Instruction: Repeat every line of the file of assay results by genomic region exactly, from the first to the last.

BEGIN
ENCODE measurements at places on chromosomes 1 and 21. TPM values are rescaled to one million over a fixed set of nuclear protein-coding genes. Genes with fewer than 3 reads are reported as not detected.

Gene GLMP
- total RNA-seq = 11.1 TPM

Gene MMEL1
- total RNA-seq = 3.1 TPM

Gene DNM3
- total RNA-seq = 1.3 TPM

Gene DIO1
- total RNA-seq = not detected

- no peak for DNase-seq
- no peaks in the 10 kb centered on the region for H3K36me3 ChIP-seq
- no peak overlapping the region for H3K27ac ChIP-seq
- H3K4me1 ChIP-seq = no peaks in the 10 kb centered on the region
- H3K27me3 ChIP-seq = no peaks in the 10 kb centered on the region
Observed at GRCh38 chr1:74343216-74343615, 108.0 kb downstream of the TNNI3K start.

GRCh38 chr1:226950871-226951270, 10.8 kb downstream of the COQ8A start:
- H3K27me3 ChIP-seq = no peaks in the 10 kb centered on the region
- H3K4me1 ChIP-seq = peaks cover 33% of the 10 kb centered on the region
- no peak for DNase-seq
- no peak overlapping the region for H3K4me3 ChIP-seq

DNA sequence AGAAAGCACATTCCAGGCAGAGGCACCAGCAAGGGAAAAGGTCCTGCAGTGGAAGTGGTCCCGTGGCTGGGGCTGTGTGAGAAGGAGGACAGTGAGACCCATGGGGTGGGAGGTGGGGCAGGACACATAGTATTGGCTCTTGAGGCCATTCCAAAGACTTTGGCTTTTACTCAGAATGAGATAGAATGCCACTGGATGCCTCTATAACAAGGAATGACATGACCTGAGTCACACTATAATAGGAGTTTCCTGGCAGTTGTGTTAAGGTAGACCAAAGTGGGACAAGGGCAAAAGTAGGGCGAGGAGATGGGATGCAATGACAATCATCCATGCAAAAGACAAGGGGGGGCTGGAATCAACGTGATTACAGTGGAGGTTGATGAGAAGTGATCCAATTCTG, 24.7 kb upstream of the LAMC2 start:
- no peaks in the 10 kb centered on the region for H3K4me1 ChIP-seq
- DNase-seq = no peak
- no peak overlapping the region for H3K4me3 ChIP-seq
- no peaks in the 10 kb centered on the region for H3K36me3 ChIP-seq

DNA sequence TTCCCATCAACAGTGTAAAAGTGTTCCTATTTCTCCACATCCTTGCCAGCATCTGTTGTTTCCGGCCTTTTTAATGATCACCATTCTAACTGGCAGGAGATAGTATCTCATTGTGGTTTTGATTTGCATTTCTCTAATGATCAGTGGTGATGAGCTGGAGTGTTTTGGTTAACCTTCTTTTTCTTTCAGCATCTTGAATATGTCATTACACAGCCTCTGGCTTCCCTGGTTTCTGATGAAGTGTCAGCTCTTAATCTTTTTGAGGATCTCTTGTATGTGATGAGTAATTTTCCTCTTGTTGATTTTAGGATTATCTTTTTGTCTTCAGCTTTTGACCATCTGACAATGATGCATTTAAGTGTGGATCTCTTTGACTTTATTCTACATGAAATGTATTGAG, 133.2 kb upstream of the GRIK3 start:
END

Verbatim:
ENCODE measurements at places on chromosomes 1 and 21. TPM values are rescaled to one million over a fixed set of nuclear protein-coding genes. Genes with fewer than 3 reads are reported as not detected.

Gene GLMP
- total RNA-seq = 11.1 TPM

Gene MMEL1
- total RNA-seq = 3.1 TPM

Gene DNM3
- total RNA-seq = 1.3 TPM

Gene DIO1
- total RNA-seq = not detected

- no peak for DNase-seq
- no peaks in the 10 kb centered on the region for H3K36me3 ChIP-seq
- no peak overlapping the region for H3K27ac ChIP-seq
- H3K4me1 ChIP-seq = no peaks in the 10 kb centered on the region
- H3K27me3 ChIP-seq = no peaks in the 10 kb centered on the region
Observed at GRCh38 chr1:74343216-74343615, 108.0 kb downstream of the TNNI3K start.

GRCh38 chr1:226950871-226951270, 10.8 kb downstream of the COQ8A start:
- H3K27me3 ChIP-seq = no peaks in the 10 kb centered on the region
- H3K4me1 ChIP-seq = peaks cover 33% of the 10 kb centered on the region
- no peak for DNase-seq
- no peak overlapping the region for H3K4me3 ChIP-seq

DNA sequence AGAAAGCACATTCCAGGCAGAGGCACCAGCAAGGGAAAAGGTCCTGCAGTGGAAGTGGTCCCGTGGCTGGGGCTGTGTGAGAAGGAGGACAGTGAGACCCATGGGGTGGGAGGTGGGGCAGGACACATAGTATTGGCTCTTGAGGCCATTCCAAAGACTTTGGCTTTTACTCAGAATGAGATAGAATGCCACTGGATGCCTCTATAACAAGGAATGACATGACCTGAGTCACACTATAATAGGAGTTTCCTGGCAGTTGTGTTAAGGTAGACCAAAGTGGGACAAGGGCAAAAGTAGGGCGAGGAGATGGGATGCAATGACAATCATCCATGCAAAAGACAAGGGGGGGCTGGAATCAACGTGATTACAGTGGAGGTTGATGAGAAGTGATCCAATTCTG, 24.7 kb upstream of the LAMC2 start:
- no peaks in the 10 kb centered on the region for H3K4me1 ChIP-seq
- DNase-seq = no peak
- no peak overlapping the region for H3K4me3 ChIP-seq
- no peaks in the 10 kb centered on the region for H3K36me3 ChIP-seq

DNA sequence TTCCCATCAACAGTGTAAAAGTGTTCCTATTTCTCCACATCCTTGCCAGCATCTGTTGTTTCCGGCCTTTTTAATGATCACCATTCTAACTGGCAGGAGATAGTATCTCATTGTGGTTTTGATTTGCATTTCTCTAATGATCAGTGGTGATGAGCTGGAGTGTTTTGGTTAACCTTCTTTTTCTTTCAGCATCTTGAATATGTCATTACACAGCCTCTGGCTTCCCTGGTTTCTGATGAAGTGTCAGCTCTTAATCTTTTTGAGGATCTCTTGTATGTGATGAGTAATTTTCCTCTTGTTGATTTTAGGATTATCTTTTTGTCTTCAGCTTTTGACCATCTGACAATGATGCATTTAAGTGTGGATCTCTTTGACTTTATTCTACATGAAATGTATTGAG, 133.2 kb upstream of the GRIK3 start: